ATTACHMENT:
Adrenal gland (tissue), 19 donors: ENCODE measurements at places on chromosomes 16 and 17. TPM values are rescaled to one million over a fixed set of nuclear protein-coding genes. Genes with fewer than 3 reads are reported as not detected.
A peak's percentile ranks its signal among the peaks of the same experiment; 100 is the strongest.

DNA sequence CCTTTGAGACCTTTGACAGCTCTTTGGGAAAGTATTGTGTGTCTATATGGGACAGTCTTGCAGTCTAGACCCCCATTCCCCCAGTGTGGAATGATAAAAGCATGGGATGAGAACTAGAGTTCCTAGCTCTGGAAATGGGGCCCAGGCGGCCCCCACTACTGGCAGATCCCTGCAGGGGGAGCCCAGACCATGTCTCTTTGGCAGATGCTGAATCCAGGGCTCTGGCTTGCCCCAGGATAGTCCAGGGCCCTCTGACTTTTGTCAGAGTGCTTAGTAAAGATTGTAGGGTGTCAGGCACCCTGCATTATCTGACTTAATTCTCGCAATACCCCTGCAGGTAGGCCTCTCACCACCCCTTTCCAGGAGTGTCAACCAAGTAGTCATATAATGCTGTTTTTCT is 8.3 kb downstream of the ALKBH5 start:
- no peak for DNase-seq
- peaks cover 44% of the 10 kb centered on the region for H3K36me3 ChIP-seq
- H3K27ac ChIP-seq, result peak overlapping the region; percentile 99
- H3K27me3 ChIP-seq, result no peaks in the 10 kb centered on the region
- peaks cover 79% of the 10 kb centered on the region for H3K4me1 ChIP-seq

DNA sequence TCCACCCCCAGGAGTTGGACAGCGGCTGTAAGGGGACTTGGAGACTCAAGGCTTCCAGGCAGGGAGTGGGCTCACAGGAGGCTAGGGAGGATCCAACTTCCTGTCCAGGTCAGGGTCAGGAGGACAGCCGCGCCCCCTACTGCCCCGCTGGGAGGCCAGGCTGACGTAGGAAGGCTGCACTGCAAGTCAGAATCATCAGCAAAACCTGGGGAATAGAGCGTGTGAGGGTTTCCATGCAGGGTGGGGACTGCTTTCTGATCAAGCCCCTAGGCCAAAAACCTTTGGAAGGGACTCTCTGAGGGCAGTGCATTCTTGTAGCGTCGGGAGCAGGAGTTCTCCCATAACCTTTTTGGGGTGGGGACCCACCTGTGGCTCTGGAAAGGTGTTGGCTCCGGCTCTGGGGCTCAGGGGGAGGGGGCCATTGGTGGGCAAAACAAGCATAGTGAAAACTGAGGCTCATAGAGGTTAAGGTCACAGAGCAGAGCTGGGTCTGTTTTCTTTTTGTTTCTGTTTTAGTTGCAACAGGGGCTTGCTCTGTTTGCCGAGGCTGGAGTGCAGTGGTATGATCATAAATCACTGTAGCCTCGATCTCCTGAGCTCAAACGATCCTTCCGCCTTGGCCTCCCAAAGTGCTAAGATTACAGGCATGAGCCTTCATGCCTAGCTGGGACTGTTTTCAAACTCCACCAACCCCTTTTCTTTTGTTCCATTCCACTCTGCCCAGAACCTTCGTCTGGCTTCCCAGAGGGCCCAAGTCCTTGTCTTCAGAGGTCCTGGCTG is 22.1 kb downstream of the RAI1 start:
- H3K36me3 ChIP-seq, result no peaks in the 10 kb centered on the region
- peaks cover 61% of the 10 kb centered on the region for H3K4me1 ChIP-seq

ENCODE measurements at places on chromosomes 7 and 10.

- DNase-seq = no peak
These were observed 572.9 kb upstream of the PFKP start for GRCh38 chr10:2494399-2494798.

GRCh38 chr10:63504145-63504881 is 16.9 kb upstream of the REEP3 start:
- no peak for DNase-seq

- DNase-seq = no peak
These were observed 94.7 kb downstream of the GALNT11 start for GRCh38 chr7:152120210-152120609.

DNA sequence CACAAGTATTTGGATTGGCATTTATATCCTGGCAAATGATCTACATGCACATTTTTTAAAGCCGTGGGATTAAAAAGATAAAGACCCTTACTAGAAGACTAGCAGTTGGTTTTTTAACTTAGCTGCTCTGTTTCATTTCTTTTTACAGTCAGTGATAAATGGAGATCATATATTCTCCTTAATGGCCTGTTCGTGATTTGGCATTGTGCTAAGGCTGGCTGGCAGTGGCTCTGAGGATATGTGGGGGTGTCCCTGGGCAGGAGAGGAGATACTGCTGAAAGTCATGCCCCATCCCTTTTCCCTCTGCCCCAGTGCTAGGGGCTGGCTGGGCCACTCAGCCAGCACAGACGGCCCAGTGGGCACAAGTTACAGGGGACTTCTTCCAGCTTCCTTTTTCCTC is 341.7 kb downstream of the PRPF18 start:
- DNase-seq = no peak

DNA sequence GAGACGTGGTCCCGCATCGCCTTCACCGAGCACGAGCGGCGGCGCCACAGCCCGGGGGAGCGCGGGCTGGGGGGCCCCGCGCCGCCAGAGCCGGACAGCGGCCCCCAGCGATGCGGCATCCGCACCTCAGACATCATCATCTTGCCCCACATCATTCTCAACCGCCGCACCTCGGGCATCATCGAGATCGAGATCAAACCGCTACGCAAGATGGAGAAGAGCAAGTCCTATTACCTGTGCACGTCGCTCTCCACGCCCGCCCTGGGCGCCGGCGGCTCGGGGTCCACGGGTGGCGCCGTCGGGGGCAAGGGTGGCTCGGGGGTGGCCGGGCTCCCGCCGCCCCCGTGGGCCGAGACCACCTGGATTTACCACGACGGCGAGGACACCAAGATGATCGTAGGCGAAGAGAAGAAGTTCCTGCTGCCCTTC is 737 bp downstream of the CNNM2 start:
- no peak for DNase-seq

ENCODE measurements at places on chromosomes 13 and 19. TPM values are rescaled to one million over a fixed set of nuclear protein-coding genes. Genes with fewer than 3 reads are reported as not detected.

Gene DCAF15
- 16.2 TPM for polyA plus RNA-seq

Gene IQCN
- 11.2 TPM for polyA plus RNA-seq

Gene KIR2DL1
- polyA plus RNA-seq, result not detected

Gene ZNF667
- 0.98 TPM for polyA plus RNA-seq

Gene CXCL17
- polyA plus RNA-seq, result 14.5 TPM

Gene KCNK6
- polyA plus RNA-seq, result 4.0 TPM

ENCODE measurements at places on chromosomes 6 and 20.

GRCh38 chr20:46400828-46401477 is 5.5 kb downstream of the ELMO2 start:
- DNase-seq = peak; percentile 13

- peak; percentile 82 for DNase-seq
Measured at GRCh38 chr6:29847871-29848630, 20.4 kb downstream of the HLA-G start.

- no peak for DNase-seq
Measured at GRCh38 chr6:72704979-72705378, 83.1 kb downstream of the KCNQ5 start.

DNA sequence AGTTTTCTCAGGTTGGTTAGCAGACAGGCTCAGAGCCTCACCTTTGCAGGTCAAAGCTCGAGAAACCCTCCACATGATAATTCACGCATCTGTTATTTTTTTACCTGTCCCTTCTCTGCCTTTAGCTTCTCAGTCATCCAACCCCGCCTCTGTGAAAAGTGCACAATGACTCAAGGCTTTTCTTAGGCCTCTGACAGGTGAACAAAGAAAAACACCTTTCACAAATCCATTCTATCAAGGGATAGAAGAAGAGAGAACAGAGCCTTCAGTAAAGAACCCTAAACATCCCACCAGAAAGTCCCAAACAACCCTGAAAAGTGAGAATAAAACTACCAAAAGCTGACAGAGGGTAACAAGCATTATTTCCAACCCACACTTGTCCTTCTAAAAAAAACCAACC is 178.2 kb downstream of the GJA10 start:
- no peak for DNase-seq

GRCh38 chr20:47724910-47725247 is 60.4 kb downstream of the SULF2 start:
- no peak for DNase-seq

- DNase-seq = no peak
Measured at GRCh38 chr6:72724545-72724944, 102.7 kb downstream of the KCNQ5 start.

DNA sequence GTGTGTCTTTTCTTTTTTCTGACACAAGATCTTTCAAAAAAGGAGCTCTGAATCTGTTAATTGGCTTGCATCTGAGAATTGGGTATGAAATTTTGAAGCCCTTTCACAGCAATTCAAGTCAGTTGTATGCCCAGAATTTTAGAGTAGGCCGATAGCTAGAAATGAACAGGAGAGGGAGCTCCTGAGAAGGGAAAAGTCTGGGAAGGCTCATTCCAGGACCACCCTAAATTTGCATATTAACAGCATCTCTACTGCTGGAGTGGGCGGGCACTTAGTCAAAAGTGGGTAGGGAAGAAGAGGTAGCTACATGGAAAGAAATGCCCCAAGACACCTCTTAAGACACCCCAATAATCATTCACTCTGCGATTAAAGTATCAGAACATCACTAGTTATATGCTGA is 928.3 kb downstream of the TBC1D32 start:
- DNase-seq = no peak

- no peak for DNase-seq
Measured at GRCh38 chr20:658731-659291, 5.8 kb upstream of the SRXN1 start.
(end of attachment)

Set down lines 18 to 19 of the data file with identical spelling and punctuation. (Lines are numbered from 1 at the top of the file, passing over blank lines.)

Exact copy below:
These were observed 94.7 kb downstream of the GALNT11 start for GRCh38 chr7:152120210-152120609.

DNA sequence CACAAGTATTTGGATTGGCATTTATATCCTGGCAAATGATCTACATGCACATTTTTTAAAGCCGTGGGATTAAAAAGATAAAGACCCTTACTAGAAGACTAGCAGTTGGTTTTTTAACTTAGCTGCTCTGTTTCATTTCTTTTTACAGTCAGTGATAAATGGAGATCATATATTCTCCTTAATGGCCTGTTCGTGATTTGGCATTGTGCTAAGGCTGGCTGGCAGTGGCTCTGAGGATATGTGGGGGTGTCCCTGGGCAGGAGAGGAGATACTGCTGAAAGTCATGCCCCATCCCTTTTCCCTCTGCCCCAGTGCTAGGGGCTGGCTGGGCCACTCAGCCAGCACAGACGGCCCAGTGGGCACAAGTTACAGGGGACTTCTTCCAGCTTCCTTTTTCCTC is 341.7 kb downstream of the PRPF18 start: